Electricity driving life
Using a metabolic pathway, energy-rich resources can be produced via the power of electricity
When nature performs chemical reactions to create energy-rich compounds from simple molecules, it requires energy. So far, it has not been possible to use man-made electricity to drive these biochemical processes. Researchers at the Max Planck Institute for Terrestrial Microbiology in Marburg have achieved a breakthrough, however: they developed an artificial metabolic pathway that uses electricity to produce ATP, a biochemical energy carrier which can then be used to form energy-rich chemical compounds like starch or protein. The metabolic pathway provides a complete novel approach towards a sustainable, climate-neutral bioeconomy.
Tobias Erb's team at the Max Planck Institute in Marburg is currently exploring how synthetic biology can be used to build complex resources from simple molecules. Using an artificial photosynthesis process developed at the Institute, they have already been able to successfully convert carbon dioxide into various valuable resources like antibiotics or biofuels. Their solution thus mimics and improves the way in which photosynthesis in plants converts carbon dioxide.
But just like the natural process it's trying to improve, synthetic photosynthesis requires energy. The chemical energy currency in nature is adenosine triphosphate (ATP). Its energy is located in the chemical binding: breaking these bonds releases energy that can powers biochemical processes.
ATP via electric current
Sustainable alternatives to fossil fuel is solar or wind energy. But there has never been a way to feed man-made electricity directly into biochemical reactions. Tobias Erb and his team have now developed an enzyme cascade that can produce ATP via electric current. The enzymatic cascade referred to as the "AAA cycle" consists of four biocatalysts. The first and main enzyme, aldehyde ferredoxin oxidoreductase (AOR), reduces an acid to an aldehyde. "The electrical energy is stored in the aldehyde bond. The remaining three enzymes are responsible for the regeneration of the aldehyde. This process releases energy that is used to generate ATP, " explains Shanshan Luo, lead author of the study. The ATP from the AAA cycle can be used to power chemical reactions, like the production of glucose-6-phosphate, the building block for starch. It can also be used for protein synthesis.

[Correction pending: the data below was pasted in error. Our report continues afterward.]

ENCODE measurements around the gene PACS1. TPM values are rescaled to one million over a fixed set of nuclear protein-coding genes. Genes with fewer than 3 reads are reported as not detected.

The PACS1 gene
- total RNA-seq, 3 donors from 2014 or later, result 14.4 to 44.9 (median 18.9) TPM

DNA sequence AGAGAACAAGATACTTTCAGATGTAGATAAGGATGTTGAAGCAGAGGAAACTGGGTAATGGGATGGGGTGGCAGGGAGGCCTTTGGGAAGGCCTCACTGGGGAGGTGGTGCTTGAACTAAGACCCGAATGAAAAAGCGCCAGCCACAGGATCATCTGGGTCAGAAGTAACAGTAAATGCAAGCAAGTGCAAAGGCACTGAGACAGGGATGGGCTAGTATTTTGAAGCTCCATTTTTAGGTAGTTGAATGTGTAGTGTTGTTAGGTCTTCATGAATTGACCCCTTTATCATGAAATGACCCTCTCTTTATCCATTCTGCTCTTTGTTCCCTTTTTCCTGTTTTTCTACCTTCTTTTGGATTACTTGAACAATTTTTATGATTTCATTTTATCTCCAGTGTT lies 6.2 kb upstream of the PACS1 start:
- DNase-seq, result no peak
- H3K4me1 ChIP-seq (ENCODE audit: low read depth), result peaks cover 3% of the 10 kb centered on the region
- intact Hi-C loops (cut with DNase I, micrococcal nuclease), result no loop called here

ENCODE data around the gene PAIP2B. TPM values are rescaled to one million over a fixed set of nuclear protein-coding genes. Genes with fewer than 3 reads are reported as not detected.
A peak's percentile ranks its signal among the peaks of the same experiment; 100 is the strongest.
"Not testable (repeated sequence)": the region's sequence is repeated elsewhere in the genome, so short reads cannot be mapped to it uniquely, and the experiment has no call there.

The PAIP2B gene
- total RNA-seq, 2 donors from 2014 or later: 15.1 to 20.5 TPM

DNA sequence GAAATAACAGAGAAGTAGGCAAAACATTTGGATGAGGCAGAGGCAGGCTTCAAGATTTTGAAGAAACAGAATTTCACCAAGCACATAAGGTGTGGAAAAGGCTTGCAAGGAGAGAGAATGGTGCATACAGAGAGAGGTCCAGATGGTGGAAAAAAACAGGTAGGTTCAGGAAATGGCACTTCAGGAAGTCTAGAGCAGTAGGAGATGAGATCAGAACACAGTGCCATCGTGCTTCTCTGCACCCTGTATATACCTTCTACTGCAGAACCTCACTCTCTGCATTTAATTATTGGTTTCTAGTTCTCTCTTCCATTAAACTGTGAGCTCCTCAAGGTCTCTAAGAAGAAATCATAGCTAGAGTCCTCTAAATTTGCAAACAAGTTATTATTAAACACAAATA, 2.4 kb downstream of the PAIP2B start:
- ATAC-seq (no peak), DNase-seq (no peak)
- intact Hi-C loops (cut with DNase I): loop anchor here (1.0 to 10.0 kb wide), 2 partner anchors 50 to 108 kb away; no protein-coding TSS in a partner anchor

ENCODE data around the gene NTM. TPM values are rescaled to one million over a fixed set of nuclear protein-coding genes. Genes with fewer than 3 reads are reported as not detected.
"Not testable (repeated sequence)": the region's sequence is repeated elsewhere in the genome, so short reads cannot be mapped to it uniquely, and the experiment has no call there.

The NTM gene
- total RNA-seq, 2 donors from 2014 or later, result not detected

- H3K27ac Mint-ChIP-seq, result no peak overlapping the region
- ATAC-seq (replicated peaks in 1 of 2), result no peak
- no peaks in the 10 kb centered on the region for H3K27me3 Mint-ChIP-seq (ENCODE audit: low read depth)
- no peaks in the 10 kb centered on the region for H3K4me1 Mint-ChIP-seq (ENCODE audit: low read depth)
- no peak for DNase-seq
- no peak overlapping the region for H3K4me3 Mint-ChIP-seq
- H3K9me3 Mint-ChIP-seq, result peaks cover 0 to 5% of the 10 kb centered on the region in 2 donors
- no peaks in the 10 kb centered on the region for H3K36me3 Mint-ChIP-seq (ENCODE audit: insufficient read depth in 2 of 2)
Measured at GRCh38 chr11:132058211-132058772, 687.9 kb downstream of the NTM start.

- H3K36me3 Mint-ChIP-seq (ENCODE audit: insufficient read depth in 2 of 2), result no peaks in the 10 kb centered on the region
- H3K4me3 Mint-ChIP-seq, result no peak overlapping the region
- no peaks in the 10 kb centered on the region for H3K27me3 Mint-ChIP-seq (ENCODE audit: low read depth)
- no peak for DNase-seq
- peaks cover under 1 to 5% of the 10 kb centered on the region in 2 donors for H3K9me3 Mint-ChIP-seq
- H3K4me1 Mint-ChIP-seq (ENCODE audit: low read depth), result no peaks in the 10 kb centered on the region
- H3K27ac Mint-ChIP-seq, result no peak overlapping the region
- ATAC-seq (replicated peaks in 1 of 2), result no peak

The researchers discovered the AOR in a scientifically still poorly known bacterium called Aromaticum aromatoleum. Researchers at the Center for Synthetic Microbiology at the University of Marburg were able to cultivate the microbe under oxygen-free lab conditions to study its ability to degrade petroleum in nature. Now this serendipitous discovery forms the core of the AAA cycle. "It has never been possible to power ATP-dependent biochemical reactions with electricity. The AAA cycle is now able to directly convert electrical energy into biochemical energy," says Tobias Erb, Director at the Max Planck Institute for Terrestrial Microbiology. "This will enable synthesis of energy-rich valuable resources such as starch, biofuels or proteins from simple cellular building blocks –in the future even from carbon dioxide. It may even be possible to use biological molecules to store electrical energy.
Interface between electricity and biology
Extensive research is still needed before the new proof-of-concept can be used in practical applications, however. The enzymes still lack stability and break down when exposed to oxygen. Currently, only small amounts of energy are converted. So before this innovation can be used on an industrial scale, researchers have a lot of work to do. "In the future, it may be possible for the AAA cycle to operate at the interface between electricity on the one hand and biology on the other. Feeding electricity directly into chemical and biochemical reactions is a real breakthrough, however," says Erb.
The research project is part of eBioCO2, a joint project of Max Planck Society and Fraunhofer-Gesellschaft. The aim of the project is to transfer knowledge from basic research to the development of new technologies. The project also received support from the German government's GreenTalent programme.